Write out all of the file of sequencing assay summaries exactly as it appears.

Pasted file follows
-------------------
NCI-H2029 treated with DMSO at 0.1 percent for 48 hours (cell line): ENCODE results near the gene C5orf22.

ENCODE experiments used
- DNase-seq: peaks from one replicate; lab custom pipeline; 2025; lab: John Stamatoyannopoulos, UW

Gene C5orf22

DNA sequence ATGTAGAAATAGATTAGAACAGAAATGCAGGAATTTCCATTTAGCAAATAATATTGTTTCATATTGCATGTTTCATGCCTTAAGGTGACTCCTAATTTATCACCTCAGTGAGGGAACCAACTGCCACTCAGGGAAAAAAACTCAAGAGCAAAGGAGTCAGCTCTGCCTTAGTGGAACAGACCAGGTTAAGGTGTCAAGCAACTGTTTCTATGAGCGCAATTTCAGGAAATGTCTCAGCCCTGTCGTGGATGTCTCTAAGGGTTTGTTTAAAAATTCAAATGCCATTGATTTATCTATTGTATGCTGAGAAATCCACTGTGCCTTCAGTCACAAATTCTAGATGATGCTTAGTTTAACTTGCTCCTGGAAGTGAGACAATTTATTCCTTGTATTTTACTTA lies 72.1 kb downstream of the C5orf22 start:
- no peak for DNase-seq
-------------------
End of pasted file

NCI-H2029 treated with DMSO at 0.1 percent for 48 hours (cell line): ENCODE results near the gene C5orf22.

ENCODE experiments used
- DNase-seq: peaks from one replicate; lab custom pipeline; 2025; lab: John Stamatoyannopoulos, UW

Gene C5orf22

DNA sequence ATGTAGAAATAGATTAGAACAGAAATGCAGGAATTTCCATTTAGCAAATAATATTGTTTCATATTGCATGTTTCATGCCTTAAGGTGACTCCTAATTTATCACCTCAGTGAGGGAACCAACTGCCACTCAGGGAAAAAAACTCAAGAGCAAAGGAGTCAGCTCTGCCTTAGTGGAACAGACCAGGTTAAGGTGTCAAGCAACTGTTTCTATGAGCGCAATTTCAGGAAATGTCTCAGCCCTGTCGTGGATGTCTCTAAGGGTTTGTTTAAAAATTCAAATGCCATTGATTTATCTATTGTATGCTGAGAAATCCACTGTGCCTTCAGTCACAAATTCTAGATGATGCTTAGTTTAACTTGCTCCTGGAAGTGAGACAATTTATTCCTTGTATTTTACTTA lies 72.1 kb downstream of the C5orf22 start:
- no peak for DNase-seq